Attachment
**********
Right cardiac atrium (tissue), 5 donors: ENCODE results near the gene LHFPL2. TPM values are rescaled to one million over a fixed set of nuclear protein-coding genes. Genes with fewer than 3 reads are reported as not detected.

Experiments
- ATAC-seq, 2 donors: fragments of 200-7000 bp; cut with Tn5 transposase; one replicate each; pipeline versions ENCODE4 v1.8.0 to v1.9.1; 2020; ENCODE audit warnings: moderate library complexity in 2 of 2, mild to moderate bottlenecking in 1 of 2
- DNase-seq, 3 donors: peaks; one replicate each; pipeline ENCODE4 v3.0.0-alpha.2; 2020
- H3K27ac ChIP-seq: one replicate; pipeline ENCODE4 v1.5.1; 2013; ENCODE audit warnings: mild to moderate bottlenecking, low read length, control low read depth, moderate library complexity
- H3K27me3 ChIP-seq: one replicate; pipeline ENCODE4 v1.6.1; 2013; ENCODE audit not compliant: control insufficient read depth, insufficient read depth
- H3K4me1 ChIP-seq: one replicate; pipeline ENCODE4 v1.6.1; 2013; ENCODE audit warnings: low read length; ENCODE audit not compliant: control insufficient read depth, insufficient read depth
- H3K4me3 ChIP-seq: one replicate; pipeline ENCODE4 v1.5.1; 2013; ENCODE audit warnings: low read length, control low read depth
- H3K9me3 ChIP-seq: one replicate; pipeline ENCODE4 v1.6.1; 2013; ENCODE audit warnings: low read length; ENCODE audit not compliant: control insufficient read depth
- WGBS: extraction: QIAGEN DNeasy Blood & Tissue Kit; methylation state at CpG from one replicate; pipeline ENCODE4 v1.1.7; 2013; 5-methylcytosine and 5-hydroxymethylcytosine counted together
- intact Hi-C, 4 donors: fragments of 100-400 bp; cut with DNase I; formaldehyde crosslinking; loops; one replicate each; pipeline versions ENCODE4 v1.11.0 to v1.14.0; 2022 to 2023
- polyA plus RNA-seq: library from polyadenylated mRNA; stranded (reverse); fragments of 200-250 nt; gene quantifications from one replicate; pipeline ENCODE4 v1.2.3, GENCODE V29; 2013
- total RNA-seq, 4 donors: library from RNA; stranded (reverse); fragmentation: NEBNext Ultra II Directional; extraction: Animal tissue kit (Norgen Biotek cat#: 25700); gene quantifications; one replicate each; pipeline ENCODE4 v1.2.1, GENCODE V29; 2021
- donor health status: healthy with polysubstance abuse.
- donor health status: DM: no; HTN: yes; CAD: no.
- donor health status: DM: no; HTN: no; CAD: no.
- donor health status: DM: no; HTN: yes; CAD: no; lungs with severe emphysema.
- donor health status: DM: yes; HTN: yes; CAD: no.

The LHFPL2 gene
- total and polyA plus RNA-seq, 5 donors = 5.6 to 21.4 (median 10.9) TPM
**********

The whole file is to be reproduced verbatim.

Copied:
Right cardiac atrium (tissue), 5 donors: ENCODE results near the gene LHFPL2. TPM values are rescaled to one million over a fixed set of nuclear protein-coding genes. Genes with fewer than 3 reads are reported as not detected.

Experiments
- ATAC-seq, 2 donors: fragments of 200-7000 bp; cut with Tn5 transposase; one replicate each; pipeline versions ENCODE4 v1.8.0 to v1.9.1; 2020; ENCODE audit warnings: moderate library complexity in 2 of 2, mild to moderate bottlenecking in 1 of 2
- DNase-seq, 3 donors: peaks; one replicate each; pipeline ENCODE4 v3.0.0-alpha.2; 2020
- H3K27ac ChIP-seq: one replicate; pipeline ENCODE4 v1.5.1; 2013; ENCODE audit warnings: mild to moderate bottlenecking, low read length, control low read depth, moderate library complexity
- H3K27me3 ChIP-seq: one replicate; pipeline ENCODE4 v1.6.1; 2013; ENCODE audit not compliant: control insufficient read depth, insufficient read depth
- H3K4me1 ChIP-seq: one replicate; pipeline ENCODE4 v1.6.1; 2013; ENCODE audit warnings: low read length; ENCODE audit not compliant: control insufficient read depth, insufficient read depth
- H3K4me3 ChIP-seq: one replicate; pipeline ENCODE4 v1.5.1; 2013; ENCODE audit warnings: low read length, control low read depth
- H3K9me3 ChIP-seq: one replicate; pipeline ENCODE4 v1.6.1; 2013; ENCODE audit warnings: low read length; ENCODE audit not compliant: control insufficient read depth
- WGBS: extraction: QIAGEN DNeasy Blood & Tissue Kit; methylation state at CpG from one replicate; pipeline ENCODE4 v1.1.7; 2013; 5-methylcytosine and 5-hydroxymethylcytosine counted together
- intact Hi-C, 4 donors: fragments of 100-400 bp; cut with DNase I; formaldehyde crosslinking; loops; one replicate each; pipeline versions ENCODE4 v1.11.0 to v1.14.0; 2022 to 2023
- polyA plus RNA-seq: library from polyadenylated mRNA; stranded (reverse); fragments of 200-250 nt; gene quantifications from one replicate; pipeline ENCODE4 v1.2.3, GENCODE V29; 2013
- total RNA-seq, 4 donors: library from RNA; stranded (reverse); fragmentation: NEBNext Ultra II Directional; extraction: Animal tissue kit (Norgen Biotek cat#: 25700); gene quantifications; one replicate each; pipeline ENCODE4 v1.2.1, GENCODE V29; 2021
- donor health status: healthy with polysubstance abuse.
- donor health status: DM: no; HTN: yes; CAD: no.
- donor health status: DM: no; HTN: no; CAD: no.
- donor health status: DM: no; HTN: yes; CAD: no; lungs with severe emphysema.
- donor health status: DM: yes; HTN: yes; CAD: no.

The LHFPL2 gene
- total and polyA plus RNA-seq, 5 donors = 5.6 to 21.4 (median 10.9) TPM